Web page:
After little more than a week of carefully choosing words and making deliberately uncontroversial statements on the situation in Libya, President Barack Obama has told German Chancellor Angela Merkel that Libyan leader Muammar Gaddafi had “lost legitimacy” by attacking his people and should remedy his wrongs by “leaving now.”
According to Fox News, the statements came in a call with Chancellor Merkel, and publicly released in a statement by the White House:
In a White House statement on Obama’s telephone call with German Chancellor Angela Merkel, Obama took his most direct position yet on the escalating violence in Libya.
“The president stated that when a leader’s only means of staying in power is to use mass violence against his own people, he has lost the legitimacy to rule and needs to do what is right for his country by leaving now,” it said.
This is by far the most unequivocal stance the President has taken on Libya so far, previously making very measured comments on the revolt there and not yet mentioning Gaddafi. No word yet on whether President Obama will make a public statement in the same vein.
Update: Via Politico, here is the full White House statement on the conversation:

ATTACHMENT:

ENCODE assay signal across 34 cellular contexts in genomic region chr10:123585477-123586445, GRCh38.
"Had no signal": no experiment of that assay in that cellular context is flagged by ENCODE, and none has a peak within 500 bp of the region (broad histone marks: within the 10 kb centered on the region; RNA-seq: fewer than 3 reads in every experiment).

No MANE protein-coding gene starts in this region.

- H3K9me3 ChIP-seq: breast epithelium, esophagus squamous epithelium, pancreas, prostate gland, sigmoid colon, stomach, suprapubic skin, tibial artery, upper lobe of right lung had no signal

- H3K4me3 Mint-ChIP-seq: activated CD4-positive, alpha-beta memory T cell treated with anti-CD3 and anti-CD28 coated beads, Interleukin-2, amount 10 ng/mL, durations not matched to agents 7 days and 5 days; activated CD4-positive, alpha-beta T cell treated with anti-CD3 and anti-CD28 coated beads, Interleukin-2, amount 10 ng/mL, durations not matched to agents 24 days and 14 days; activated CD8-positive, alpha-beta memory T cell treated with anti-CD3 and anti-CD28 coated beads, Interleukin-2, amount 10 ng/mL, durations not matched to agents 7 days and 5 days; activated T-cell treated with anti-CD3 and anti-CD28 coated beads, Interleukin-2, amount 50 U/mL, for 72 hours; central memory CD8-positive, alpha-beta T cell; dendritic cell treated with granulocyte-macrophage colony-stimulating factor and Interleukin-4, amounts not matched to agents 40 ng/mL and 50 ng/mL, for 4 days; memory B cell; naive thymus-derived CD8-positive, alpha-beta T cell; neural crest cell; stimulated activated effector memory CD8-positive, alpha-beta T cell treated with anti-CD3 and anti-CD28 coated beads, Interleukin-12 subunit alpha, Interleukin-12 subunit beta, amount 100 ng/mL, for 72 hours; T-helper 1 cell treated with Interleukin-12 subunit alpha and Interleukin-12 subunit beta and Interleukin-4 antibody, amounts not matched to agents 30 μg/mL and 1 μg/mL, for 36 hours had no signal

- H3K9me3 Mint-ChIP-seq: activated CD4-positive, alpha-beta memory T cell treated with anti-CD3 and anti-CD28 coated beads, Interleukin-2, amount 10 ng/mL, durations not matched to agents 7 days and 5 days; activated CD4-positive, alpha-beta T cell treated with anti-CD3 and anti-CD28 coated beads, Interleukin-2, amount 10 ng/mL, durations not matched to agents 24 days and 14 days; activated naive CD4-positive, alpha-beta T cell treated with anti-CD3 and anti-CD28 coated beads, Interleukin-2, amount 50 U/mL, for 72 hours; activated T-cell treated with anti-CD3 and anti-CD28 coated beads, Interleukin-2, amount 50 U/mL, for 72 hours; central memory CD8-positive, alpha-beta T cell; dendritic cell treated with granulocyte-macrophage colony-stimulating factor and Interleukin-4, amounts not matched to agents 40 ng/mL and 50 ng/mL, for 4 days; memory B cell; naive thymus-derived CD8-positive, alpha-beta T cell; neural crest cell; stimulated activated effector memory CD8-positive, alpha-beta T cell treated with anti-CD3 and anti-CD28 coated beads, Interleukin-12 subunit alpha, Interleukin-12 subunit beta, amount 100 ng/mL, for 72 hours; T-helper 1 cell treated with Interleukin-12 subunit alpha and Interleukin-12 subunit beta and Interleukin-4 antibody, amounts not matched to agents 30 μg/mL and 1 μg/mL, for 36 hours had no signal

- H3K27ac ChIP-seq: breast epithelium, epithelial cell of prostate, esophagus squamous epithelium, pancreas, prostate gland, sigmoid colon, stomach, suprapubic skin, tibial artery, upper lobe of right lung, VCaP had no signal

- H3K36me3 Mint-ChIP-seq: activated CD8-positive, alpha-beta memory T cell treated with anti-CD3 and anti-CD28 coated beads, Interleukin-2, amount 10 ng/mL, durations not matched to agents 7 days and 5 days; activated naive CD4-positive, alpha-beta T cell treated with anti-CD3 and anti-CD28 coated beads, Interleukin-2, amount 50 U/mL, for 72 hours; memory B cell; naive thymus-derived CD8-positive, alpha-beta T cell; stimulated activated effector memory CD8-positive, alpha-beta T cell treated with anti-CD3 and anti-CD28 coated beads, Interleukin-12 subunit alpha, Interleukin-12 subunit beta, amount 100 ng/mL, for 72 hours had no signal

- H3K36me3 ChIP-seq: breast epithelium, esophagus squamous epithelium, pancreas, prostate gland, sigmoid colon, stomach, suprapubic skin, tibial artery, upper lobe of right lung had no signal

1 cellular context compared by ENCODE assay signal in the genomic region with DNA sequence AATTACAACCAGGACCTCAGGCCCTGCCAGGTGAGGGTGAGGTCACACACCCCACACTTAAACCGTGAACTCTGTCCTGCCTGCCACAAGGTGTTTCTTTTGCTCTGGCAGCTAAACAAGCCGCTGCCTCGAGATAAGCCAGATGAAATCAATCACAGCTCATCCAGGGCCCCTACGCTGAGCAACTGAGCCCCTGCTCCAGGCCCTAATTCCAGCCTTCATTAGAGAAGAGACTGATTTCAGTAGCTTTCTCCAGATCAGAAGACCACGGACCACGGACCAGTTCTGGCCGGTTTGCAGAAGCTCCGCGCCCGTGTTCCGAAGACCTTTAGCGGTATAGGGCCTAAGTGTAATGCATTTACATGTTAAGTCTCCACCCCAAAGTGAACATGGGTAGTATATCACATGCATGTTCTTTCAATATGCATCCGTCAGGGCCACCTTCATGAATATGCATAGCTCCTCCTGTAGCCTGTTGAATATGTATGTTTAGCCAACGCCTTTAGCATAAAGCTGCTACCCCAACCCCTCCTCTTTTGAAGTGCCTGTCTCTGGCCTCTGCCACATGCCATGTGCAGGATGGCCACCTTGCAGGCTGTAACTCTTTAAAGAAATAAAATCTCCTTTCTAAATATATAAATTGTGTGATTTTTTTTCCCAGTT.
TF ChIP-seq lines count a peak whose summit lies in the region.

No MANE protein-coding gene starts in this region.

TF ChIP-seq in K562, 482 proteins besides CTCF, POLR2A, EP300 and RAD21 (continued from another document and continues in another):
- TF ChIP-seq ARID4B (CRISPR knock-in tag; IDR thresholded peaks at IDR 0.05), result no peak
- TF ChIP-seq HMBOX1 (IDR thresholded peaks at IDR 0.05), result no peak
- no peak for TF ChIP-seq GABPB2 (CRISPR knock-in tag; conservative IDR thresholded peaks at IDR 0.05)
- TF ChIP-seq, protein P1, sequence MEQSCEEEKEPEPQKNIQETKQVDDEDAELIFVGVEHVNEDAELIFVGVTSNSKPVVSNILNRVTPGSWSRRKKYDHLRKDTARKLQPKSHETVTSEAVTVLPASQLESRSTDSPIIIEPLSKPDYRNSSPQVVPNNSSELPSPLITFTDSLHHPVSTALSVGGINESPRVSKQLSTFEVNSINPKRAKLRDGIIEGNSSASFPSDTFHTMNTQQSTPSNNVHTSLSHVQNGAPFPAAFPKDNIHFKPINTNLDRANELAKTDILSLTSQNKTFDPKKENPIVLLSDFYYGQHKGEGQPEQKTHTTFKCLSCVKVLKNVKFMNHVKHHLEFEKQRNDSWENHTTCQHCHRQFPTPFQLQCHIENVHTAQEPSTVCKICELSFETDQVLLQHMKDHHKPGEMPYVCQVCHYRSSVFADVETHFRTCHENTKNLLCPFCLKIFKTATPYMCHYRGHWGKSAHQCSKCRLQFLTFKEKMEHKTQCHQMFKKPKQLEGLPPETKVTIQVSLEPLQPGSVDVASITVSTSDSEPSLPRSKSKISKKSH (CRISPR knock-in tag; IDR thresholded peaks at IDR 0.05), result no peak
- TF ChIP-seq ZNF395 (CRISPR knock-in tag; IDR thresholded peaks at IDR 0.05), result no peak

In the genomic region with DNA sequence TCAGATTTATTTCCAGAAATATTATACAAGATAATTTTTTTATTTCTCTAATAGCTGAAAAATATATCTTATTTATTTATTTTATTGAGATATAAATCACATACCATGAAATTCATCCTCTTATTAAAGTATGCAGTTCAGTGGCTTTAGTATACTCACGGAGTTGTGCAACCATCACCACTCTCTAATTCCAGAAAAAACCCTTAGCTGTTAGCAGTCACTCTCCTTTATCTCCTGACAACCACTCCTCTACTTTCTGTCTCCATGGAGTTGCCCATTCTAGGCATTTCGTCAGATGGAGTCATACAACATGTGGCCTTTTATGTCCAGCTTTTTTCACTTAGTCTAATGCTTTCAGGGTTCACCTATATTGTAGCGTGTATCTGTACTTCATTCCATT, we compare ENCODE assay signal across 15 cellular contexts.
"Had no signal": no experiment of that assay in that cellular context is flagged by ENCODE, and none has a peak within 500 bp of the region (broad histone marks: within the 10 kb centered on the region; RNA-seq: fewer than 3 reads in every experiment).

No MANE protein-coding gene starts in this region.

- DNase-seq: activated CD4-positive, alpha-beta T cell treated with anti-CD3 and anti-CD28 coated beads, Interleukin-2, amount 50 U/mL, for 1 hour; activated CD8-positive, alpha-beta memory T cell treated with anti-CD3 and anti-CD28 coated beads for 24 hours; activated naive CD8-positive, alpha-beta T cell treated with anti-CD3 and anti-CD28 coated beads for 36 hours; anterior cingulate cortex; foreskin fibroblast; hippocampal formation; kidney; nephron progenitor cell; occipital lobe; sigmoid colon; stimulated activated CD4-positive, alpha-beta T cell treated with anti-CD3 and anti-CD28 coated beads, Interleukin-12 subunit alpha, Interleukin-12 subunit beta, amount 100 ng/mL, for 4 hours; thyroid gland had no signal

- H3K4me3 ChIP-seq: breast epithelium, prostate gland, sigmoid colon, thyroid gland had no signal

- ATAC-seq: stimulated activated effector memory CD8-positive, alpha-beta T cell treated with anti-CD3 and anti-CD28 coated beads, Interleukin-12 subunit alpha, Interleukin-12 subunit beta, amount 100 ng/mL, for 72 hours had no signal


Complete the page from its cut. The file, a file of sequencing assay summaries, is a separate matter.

The President spoke today with Chancellor Angela Merkel of Germany, as he has done with many of his international counterparts this week, to discuss the situation in Libya and coordinate our urgent efforts to respond to developments and ensure appropriate accountability. The President and the Chancellor shared deep concerns about the Libyan government’s continued violation of human rights and brutalization of its people. The President stated that when a leader’s only means of staying in power is to use mass violence against his own people, he has lost the legitimacy to rule and needs to do what is right for his country by leaving now. The leaders reaffirmed their support for the Libyan people’s demand for universal rights and a government that is responsive to their aspirations, and agreed that Qadhafi’s government must be held accountable. They discussed appropriate and effective ways for the international community to respond. The President welcomed ongoing efforts by our allies and partners, including at the United Nations and by the European Union, to develop and implement strong measures. The President and the Chancellor also discussed the global economic recovery and the need for effective tools to promote economic stability in the Eurozone.
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